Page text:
At present finishing the last few subjects of a Master of Education (Sustainability) at James Cook University in north Queensland,
Ernst never had any doubt about the area she wanted to specialise in.
“I found that sustainability is No.1, a very important area, and also something that is very engaging for our students and I felt that that was something we needed to really look at within our schools at the moment.
“This is a particularly personal reason, but all of my children have left home and there was a gap; I had never done my masters, it was something that I always wanted to do and so this filled the gap and has been ongoing.
“It was just something I’d always aspired to do, but knew I didn’t have the time frame, I was getting my children through their university courses and so now it was time for me.”
Home for Ernst is in the tiny town of Julatten, north west of Cairns, and so the course’s online nature, for her, is a must.
“They’re very flexible, and the same with assignments and things like that, they’re very realistic about our workload as teachers,” she says. Ernst says the interaction she has online with lecturers has been particularly of benefit.
“That communication has been very empowering and stimulating.”
But getting back to study after some time out of university has proved a challenge.
“Because I hadn’t studied for a while, I had to get my headspace into the referencing and the academic speak. Being a teacher, it’s finding the blocks of time to be able to put into it.”
The course has complemented Ernst’s already substantial knowledge of sustainability, an area that she feels could be a higher priority in the Australian Curriculum.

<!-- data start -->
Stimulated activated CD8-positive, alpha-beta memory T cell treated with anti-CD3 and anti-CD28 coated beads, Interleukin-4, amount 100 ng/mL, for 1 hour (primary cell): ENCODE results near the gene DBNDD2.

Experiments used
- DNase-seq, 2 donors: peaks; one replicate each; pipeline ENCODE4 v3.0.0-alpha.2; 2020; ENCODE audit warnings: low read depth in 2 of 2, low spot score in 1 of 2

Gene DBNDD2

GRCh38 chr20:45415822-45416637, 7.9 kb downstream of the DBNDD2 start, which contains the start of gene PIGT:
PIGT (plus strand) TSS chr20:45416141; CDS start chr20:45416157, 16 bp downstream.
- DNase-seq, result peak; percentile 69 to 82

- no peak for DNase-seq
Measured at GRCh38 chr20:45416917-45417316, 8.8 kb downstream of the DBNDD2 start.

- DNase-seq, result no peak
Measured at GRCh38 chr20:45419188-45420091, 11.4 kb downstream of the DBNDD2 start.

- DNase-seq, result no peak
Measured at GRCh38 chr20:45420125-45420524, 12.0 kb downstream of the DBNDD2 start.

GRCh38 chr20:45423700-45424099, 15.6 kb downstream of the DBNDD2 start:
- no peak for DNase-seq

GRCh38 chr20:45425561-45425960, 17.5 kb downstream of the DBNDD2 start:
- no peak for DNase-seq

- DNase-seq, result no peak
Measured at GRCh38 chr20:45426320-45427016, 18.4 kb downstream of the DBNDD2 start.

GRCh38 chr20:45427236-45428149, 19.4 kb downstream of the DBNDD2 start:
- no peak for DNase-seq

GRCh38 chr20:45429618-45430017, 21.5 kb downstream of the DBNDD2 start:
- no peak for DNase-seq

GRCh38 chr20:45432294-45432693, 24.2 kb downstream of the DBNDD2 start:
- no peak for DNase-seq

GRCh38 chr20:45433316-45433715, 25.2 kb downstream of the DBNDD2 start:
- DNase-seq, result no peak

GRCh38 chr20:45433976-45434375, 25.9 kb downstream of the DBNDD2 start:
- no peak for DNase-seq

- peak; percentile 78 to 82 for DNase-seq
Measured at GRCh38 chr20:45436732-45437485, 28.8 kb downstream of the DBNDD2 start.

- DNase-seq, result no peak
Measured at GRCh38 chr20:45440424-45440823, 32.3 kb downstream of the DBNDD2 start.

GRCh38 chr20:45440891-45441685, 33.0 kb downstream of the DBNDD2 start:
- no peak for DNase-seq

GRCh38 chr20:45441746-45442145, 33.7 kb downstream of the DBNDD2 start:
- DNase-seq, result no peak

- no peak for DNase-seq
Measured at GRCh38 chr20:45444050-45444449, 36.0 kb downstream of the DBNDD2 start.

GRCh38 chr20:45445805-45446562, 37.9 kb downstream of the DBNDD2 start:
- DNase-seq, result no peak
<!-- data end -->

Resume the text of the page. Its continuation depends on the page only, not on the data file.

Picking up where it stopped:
“I guess it’s a little bit of a backward one, because some of the things I was doing prior to my study, and in some ways it confirmed what I was doing, but then added authenticity to it.
“So applying it has been an ongoing thing, which has been somewhat challenging because of the nature of the curriculum at the moment...”
With sustainability being a cross-curricular priority in the Australian Curriculum, it’s not set out as something that must be done as a core element – and so convincing fellow staff to become involved in projects can be a little difficult because they naturally see other things as bigger priorities.
“It’s as simple as we’ve established a kitchen garden – and I can see very easily where you can include maths and science – there are so many different aspects about it that you can be writing about,” Ernst says.
The kitchen garden is one of a host of sustainable practices Ernst has established at Biboohra over the last few years.
“Just simple things like recycling, sorting rubbish, composting, planting out a wetlands area for biodiversity, trying to establish procedures for saving energy, recording the impact of the solar systems that were put in,” she says.
And while it has consumed much of her spare time, Ernst has enjoyed the course.
“Quite honestly, last year in particular, it was my saviour. I had some challenging new aspects coming through the department and it just filled me with the sense of learning and sense of knowledge.
“It was very empowering and I wasn’t expecting it to be that way, but it was.”
The course content has impacted on her knowledge to such an extent that when she comes across situations, she now feels that she has a breadth of knowledge from which she can confidently apply it.
“I’ve particularly used it with some of the department things that are coming through that challenge my beliefs and sometimes those beliefs are supported by my study.
“The other thing is that it has been really good at engaging parents. It’s great with engaging parents and the community to become involved in the school – in things that they feel that they can contribute,” Ernst says.
“So many parents they don’t feel able, as an educationalist to be able to teach, but they know that they can contribute in some of these hands-on activities and that increases, not only their involvement, but their sense of worth at being able to contribute to an education system.”